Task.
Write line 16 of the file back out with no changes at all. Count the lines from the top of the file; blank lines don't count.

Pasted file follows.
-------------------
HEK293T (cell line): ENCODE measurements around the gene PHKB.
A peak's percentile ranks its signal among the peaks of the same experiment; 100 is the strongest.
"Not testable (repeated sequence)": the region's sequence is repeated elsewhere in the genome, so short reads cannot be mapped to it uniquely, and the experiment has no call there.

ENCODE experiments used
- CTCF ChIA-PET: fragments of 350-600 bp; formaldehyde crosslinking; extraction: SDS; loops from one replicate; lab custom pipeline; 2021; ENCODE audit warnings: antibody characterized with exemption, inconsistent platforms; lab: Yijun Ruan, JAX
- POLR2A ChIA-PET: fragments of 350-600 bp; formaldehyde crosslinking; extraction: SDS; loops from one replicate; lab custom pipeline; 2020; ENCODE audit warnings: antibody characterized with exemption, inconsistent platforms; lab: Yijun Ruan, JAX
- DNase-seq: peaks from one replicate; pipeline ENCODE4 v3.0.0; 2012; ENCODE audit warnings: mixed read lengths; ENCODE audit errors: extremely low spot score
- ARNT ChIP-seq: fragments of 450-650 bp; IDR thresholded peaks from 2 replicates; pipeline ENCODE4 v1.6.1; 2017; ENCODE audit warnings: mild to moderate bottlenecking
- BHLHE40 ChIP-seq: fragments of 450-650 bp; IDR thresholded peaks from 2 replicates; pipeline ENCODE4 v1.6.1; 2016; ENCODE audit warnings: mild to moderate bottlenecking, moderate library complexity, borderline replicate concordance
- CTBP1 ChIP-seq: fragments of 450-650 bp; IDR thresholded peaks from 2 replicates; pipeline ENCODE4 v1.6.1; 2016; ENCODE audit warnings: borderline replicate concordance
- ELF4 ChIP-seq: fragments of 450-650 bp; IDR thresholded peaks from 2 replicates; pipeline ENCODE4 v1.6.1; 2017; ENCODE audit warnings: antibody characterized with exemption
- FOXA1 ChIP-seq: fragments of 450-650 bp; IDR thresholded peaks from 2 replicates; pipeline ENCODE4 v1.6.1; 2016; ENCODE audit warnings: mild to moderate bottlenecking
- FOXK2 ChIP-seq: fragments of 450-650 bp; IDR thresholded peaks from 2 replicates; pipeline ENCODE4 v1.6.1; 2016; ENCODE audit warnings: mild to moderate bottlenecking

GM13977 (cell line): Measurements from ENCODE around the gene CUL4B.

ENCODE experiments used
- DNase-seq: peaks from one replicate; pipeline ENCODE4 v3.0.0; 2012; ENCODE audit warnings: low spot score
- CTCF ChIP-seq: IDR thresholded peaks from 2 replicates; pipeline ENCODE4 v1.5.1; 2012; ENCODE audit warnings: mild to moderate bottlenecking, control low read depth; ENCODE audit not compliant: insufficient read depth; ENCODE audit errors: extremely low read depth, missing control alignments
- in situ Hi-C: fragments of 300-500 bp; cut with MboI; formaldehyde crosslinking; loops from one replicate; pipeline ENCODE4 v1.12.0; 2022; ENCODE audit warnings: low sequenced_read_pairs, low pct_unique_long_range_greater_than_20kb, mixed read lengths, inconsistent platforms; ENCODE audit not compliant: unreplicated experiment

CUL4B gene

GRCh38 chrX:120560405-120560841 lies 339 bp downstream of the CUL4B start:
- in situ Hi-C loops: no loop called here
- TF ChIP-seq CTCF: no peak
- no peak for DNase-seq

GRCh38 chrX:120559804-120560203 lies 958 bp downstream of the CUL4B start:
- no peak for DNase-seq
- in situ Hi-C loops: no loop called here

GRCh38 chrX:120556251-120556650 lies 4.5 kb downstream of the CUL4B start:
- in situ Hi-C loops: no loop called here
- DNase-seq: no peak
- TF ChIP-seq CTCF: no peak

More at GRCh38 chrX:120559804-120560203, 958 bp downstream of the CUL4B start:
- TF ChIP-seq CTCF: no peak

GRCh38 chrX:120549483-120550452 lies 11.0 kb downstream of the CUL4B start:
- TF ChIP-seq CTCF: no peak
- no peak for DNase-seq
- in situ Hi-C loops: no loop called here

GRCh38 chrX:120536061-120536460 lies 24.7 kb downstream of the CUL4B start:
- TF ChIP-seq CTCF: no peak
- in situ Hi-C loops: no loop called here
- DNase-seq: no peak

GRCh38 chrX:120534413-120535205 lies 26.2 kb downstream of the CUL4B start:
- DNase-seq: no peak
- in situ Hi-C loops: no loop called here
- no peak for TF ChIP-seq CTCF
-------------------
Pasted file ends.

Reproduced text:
- DNase-seq: peaks from one replicate; pipeline ENCODE4 v3.0.0; 2012; ENCODE audit warnings: low spot score